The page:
Considering that near universally agreed-upon observation, it's a head-scratcher as to why anyone would want to remake the film. Yet, since so-called "re-booting" is all the rage in moviemaking nowadays, the powers that be decided we needed yet another version of this tale. And thus we now have Nicolas "I Used to be a Respected Actor" Cage taking over the Cameron part in John Patus and returning scribe Paul Lalonde's new adaptation of the novels' tale.
Alas, while the special effects and acting might be slightly better than the first time around, and the pic isn't as blatantly preachy, the overall end result isn't that much better. Perhaps wisely, however, the plot has been truncated down from that of the original and has jettisoned all of the goofy UN Secretary-General is the Antichrist elements. Now, it's really just two interconnected plot threads of what happens when lots of people suddenly vanish into thin air.
The first involves a college student (Cassi Thomson) who's at odds with her mother (Lea Thompson) and the latter's newfound religious beliefs. When she can't take it anymore, Chloe heads off to the mall with her younger brother (Major Dodson), only to be shocked when he and other shoppers vanish in a blink of the eye. She then spends the rest of the film looking for him, returning home to find her mom gone as well, and then wondering if she should rethink her stance on religion.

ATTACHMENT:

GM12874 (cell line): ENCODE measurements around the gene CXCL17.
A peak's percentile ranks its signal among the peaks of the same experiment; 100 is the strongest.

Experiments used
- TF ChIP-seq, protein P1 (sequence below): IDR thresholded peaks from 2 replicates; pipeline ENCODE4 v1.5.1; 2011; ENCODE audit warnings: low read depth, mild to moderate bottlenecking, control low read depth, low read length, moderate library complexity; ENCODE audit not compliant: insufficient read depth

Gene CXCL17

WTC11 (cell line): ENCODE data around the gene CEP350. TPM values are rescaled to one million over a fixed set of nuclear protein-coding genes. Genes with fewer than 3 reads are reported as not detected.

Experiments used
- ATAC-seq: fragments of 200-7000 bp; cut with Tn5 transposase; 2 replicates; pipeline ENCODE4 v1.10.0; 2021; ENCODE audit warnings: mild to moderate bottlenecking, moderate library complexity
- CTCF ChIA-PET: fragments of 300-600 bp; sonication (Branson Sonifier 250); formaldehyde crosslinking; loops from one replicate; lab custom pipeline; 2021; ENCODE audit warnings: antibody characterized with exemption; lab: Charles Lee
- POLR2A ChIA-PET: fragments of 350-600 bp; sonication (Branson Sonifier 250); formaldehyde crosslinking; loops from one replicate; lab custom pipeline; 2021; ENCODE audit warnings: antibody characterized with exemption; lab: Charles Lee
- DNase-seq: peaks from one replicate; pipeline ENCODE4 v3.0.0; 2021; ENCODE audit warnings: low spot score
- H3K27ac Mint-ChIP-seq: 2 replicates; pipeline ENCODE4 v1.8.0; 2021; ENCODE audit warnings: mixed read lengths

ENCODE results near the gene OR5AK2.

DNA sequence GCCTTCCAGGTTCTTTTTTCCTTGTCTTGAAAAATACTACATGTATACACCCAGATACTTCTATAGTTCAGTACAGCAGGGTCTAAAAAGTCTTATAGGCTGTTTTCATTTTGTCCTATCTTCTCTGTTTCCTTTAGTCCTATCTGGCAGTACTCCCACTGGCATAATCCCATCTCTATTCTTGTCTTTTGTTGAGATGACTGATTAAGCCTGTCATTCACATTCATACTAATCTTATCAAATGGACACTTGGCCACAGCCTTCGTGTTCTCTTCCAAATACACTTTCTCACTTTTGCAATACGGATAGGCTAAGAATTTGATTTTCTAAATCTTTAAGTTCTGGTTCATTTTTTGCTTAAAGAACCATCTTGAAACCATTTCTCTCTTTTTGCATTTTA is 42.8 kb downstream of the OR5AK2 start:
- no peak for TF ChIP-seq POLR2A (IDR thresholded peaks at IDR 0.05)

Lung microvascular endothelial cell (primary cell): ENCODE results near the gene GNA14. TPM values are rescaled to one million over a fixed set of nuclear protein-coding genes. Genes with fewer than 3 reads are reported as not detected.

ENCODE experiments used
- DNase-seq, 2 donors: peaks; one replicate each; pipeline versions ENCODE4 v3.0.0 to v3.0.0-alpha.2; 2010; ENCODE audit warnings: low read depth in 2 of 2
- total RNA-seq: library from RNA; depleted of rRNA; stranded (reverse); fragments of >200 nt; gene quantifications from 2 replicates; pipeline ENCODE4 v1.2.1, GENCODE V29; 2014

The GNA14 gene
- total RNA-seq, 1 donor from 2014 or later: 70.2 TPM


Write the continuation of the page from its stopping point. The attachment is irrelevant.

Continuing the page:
The other features Cage as an airline pilot who's been having an affair with a flight attendant (Nicky Whelan) but must contend with his co-pilot and various passengers likewise suddenly disappearing. An investigative journalist (Chad Michael Murray) onboard is also perplexed by this development, while various passengers (Martin Klebba, Alec Rayme and Jordin Sparks) react in different ways to this unexpected occurrence. When another plane clips his, Rayford must then overcome various difficulties to get his jumbo jet back safely on the ground, all while coming to the realization that his wife was right about The Rapture.